The Power of the Minimalist Narrative

by  Christian A. Brown  |  August 23, 2015  |     No Comments

As many of you know, I make no secret of my geekdom. Sure, I pump iron, talk sass, and keep tabs on what’s trending in the music and art scene. However, I also like to waste a gorgeous summer afternoon or two hunkering in a dim room with a controller in my hand. Video gaming can be a repulsive habit to those who are chronic-extroverts, or those who simply don’t understand the hobby. For me it’s the best kind of vacation—with my proclivity for fantasy, my mind literally checks out and travels to another world for an hour or so. I don’t play MMORPGs (massively multiplayer online role-playing games), seeing as that sort of game can be dangerous to a person such as myself who’s so easily drawn into illusion. (Back in the day I had a WoW addiction—not intervention level, but almost.)

Lately, I’ve been playing a little Dark Souls 2: Scholar of the First Sin in my downtime. For those of you not in the know about niche video gaming history, Dark Souls is a dark fantasy series that began as Kingsfield, back in on the PSX (original PlayStation). At that time, it was a first-person dungeon crawler. Since then, Souls has evolved into a 3rd person action/ RPG game with some of the most striking, eerie aesthetics, themes, and content-delivery of our age. There are Gieger and Lovecraftian influences galore: tentacular-beasts, crumbled ruins, and a carefully cultivated sense of dread and horror infused into every asset of the game. Whenever I play a Souls title, I realize how well it does what authors are always told to do: it shows rather than tells.

Dark Souls, Lake of Despair

Look at an image like this and perhaps you—like I—become stricken by melancholy and thoughts of mystery, magic and death. (Is that Charon—or something like him—ferrying the boat?)

Dark Souls Horror

Now behold this monstrosity and maybe your breath hitches, your mind wonders from what Chthonic abyss this Godless-thing hath come, and your hands try to not drop the controller as the monster attempts to swallow you whole. The appearance of this creature conveys its voracious-viciousness before you’re probably eaten and learn that for yourself. There’s no soft-touch in Souls games. They drop you into a richly manifested nightmare world, give you few clues about what the F is going on, and leave you to defend yourself—with hardly more than a dagger and some rags, at first—against relentless hordes of hideous creatures in your hunt for meager, buried truths. It’s a survivalists’ game, akin to a road-warrior story—only one with strong existential and metaphysical philosophies. Who am I? What is the soul? What defines good and evil? These sorts of questions are subtly asked of the player through the construct of the world. Here, the world speaks as the narrator, more than the characters do. Now the Souls games still have great characterization, which is told in the snippets of dialog during encounters with other folks lost in this purgatory. And you can find extensive lore attached to each and every item in the game. Knickknacks and weapons alike have poignant anecdotes or intriguing histories in their descriptions—through which we learn about the world and story, at whatever rate our curiosity permits. Take this blurb, from an axe:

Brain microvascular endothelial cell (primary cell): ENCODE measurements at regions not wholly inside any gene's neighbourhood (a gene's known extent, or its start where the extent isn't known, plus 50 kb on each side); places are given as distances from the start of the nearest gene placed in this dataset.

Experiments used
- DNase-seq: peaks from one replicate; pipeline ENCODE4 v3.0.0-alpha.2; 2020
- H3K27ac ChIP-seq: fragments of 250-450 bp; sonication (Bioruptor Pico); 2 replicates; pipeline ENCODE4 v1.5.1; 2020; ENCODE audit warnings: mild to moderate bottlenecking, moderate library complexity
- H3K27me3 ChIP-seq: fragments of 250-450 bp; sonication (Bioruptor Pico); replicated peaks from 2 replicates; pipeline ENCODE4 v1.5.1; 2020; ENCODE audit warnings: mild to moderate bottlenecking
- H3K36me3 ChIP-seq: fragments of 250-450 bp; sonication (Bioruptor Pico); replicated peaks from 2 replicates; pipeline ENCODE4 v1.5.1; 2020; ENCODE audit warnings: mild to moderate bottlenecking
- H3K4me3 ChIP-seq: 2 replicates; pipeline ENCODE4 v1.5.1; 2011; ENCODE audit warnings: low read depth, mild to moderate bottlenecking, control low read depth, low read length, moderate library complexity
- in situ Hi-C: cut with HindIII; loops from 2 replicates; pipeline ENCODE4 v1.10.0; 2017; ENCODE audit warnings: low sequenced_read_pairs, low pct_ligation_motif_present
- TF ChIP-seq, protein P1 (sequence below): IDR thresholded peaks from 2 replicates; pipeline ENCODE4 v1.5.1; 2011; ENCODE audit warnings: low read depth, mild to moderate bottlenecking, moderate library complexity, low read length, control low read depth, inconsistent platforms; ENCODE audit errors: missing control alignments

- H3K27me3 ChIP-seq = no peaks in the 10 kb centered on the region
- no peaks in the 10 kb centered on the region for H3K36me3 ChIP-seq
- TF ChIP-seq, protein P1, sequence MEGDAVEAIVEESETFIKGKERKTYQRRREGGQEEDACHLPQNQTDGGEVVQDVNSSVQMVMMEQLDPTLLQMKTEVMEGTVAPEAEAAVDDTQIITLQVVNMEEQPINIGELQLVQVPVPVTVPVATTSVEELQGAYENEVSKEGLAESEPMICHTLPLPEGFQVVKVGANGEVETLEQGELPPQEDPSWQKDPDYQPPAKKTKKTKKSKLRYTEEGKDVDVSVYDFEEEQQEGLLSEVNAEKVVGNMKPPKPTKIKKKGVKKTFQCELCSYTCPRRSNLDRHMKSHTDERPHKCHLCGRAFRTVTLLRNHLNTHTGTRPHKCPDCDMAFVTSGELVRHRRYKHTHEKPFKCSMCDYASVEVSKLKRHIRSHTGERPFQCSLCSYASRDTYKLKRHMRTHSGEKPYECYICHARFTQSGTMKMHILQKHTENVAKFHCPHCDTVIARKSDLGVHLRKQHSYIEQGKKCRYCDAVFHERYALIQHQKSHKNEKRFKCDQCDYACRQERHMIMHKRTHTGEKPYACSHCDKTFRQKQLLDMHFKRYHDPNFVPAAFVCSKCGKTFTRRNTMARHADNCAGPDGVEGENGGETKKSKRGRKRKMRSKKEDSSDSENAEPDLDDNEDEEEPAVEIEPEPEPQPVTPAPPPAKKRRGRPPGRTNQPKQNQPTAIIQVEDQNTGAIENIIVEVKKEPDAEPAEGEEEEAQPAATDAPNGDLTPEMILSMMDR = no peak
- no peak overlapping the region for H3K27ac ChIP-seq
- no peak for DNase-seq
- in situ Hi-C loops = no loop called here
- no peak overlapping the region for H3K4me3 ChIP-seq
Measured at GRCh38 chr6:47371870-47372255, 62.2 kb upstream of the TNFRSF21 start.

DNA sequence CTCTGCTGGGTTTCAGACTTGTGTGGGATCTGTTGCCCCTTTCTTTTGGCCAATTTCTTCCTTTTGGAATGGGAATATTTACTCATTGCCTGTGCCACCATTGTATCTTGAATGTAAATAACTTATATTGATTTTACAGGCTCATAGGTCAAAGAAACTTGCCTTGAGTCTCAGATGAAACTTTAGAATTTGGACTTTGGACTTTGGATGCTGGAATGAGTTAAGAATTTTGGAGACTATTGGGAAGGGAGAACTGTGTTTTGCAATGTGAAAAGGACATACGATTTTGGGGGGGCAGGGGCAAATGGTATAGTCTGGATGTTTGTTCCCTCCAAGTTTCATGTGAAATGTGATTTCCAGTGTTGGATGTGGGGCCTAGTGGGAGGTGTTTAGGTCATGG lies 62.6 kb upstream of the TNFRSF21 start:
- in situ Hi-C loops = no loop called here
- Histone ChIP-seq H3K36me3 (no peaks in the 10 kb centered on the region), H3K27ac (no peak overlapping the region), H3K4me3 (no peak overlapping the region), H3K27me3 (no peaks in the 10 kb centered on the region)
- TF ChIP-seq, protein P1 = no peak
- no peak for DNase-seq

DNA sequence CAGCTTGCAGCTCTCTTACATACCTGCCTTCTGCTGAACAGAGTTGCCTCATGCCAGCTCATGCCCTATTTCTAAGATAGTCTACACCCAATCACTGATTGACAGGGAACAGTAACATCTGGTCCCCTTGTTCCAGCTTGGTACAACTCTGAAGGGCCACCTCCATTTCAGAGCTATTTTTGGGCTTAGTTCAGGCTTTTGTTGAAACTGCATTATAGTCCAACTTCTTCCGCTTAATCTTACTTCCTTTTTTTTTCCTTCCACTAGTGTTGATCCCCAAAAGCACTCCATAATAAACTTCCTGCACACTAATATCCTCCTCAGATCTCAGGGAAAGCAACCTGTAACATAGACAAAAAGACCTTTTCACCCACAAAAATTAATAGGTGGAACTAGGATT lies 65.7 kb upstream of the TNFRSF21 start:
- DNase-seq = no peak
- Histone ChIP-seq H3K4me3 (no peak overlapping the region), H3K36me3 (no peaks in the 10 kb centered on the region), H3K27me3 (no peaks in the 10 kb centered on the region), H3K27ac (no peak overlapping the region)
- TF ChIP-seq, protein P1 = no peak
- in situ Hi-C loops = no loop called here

“The beloved black axe of the gallant Shieldless Lothian, formerly of Forossa.
No warrior matched the ferocity of unbeatable Lothian, but he abruptly retired from the battlefield and was never heard from again. Some say that he grew tired of the frailty of human foes, and set off to slay the legendary dragon.”

Souls games have genius design, and I can see why the series has developed a cult following. The games have made me think about how I can apply their sort of masterful immersiveness to my craft. Many of my fans have said that I have a penchant for the descriptive, for fleshing out a scene in three dimensions, or sickening/ exciting them with prose (thank you for those compliments, by the way). I’m curious, then, as to how a story laden with only environmental and—scattered but meaningful—dialog and character detail would be received. It certainly presents a challenge, and one that I think I’ll tackle with a tie-in novella between the first arc of Geadhain’s grand tale and the next. Speaking of which, I’m happy to say that I’ve drafted the first two chapters of the final installment of Four Feasts Till Darkness (don’t worry, there are many more ‘installments’ in different arcs). While Feasts isn’t a Souls experience, I believe it’s dark, philosophical, and mind-twistingly beautiful in a way all its own.

All my love,


P.S. Leo is working on an exquisite piece of art that I can (hopefully) reveal next week! In keeping with this week’s theme, another, new, creeptastic piece of art can be found in the Gallery. As well, I finally got around to doing a proper media photo shoot last week. Thanks to Dan Abramovici over at Callbackheadshots! He has a rather hilarious movie—in which he stars—that’s worth checking out on iTunes, too.

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